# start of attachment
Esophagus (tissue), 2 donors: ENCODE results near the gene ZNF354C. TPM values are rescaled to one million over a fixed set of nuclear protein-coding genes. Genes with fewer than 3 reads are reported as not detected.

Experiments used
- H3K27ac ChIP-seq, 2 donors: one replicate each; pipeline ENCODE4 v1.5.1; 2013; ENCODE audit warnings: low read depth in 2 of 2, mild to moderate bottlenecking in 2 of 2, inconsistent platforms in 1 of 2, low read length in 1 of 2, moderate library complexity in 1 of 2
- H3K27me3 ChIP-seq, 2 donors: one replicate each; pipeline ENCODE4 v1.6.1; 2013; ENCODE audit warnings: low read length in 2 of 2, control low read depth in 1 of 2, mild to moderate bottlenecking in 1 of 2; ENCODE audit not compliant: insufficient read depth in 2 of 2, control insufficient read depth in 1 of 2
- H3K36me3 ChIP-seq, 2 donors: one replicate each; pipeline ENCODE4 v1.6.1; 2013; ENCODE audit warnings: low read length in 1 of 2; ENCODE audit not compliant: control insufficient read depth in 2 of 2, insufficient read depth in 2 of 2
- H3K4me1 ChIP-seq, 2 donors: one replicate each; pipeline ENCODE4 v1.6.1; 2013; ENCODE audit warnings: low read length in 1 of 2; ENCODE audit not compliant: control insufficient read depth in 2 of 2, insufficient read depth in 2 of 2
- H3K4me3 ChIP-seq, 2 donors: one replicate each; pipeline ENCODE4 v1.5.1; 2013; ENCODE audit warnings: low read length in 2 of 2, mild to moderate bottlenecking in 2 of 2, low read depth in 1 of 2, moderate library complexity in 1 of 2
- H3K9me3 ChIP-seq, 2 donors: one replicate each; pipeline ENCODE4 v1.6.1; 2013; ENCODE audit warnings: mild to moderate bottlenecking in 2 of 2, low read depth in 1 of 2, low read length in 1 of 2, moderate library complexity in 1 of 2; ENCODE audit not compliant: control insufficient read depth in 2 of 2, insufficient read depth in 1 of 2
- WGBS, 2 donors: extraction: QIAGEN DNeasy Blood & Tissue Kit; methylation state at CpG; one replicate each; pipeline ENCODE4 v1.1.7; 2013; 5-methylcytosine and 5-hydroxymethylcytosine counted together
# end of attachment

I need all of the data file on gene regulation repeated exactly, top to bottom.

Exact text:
Esophagus (tissue), 2 donors: ENCODE results near the gene ZNF354C. TPM values are rescaled to one million over a fixed set of nuclear protein-coding genes. Genes with fewer than 3 reads are reported as not detected.

Experiments used
- H3K27ac ChIP-seq, 2 donors: one replicate each; pipeline ENCODE4 v1.5.1; 2013; ENCODE audit warnings: low read depth in 2 of 2, mild to moderate bottlenecking in 2 of 2, inconsistent platforms in 1 of 2, low read length in 1 of 2, moderate library complexity in 1 of 2
- H3K27me3 ChIP-seq, 2 donors: one replicate each; pipeline ENCODE4 v1.6.1; 2013; ENCODE audit warnings: low read length in 2 of 2, control low read depth in 1 of 2, mild to moderate bottlenecking in 1 of 2; ENCODE audit not compliant: insufficient read depth in 2 of 2, control insufficient read depth in 1 of 2
- H3K36me3 ChIP-seq, 2 donors: one replicate each; pipeline ENCODE4 v1.6.1; 2013; ENCODE audit warnings: low read length in 1 of 2; ENCODE audit not compliant: control insufficient read depth in 2 of 2, insufficient read depth in 2 of 2
- H3K4me1 ChIP-seq, 2 donors: one replicate each; pipeline ENCODE4 v1.6.1; 2013; ENCODE audit warnings: low read length in 1 of 2; ENCODE audit not compliant: control insufficient read depth in 2 of 2, insufficient read depth in 2 of 2
- H3K4me3 ChIP-seq, 2 donors: one replicate each; pipeline ENCODE4 v1.5.1; 2013; ENCODE audit warnings: low read length in 2 of 2, mild to moderate bottlenecking in 2 of 2, low read depth in 1 of 2, moderate library complexity in 1 of 2
- H3K9me3 ChIP-seq, 2 donors: one replicate each; pipeline ENCODE4 v1.6.1; 2013; ENCODE audit warnings: mild to moderate bottlenecking in 2 of 2, low read depth in 1 of 2, low read length in 1 of 2, moderate library complexity in 1 of 2; ENCODE audit not compliant: control insufficient read depth in 2 of 2, insufficient read depth in 1 of 2
- WGBS, 2 donors: extraction: QIAGEN DNeasy Blood & Tissue Kit; methylation state at CpG; one replicate each; pipeline ENCODE4 v1.1.7; 2013; 5-methylcytosine and 5-hydroxymethylcytosine counted together